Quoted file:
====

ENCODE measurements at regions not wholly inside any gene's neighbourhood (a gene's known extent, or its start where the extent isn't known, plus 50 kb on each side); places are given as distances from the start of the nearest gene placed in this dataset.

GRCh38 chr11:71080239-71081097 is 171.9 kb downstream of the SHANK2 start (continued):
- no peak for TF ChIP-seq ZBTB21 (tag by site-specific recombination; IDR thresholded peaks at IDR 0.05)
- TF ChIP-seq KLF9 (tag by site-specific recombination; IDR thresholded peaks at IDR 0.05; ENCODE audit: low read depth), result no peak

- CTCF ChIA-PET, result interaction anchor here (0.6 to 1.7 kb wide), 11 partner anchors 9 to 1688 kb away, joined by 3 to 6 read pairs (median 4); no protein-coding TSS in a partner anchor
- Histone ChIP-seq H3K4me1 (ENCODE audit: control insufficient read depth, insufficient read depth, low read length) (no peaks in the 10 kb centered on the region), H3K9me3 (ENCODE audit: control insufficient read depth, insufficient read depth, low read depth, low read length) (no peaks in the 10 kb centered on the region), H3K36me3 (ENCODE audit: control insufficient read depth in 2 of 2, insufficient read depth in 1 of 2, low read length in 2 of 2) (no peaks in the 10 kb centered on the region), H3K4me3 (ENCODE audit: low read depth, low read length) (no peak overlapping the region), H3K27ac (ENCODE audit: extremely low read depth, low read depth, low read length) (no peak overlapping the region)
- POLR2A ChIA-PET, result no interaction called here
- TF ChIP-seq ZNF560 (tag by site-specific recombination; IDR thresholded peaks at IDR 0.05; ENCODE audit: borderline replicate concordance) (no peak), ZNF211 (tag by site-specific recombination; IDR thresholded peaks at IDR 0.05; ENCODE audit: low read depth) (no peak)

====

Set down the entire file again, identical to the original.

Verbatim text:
ENCODE measurements at regions not wholly inside any gene's neighbourhood (a gene's known extent, or its start where the extent isn't known, plus 50 kb on each side); places are given as distances from the start of the nearest gene placed in this dataset.

GRCh38 chr11:71080239-71081097 is 171.9 kb downstream of the SHANK2 start (continued):
- no peak for TF ChIP-seq ZBTB21 (tag by site-specific recombination; IDR thresholded peaks at IDR 0.05)
- TF ChIP-seq KLF9 (tag by site-specific recombination; IDR thresholded peaks at IDR 0.05; ENCODE audit: low read depth), result no peak

- CTCF ChIA-PET, result interaction anchor here (0.6 to 1.7 kb wide), 11 partner anchors 9 to 1688 kb away, joined by 3 to 6 read pairs (median 4); no protein-coding TSS in a partner anchor
- Histone ChIP-seq H3K4me1 (ENCODE audit: control insufficient read depth, insufficient read depth, low read length) (no peaks in the 10 kb centered on the region), H3K9me3 (ENCODE audit: control insufficient read depth, insufficient read depth, low read depth, low read length) (no peaks in the 10 kb centered on the region), H3K36me3 (ENCODE audit: control insufficient read depth in 2 of 2, insufficient read depth in 1 of 2, low read length in 2 of 2) (no peaks in the 10 kb centered on the region), H3K4me3 (ENCODE audit: low read depth, low read length) (no peak overlapping the region), H3K27ac (ENCODE audit: extremely low read depth, low read depth, low read length) (no peak overlapping the region)
- POLR2A ChIA-PET, result no interaction called here
- TF ChIP-seq ZNF560 (tag by site-specific recombination; IDR thresholded peaks at IDR 0.05; ENCODE audit: borderline replicate concordance) (no peak), ZNF211 (tag by site-specific recombination; IDR thresholded peaks at IDR 0.05; ENCODE audit: low read depth) (no peak)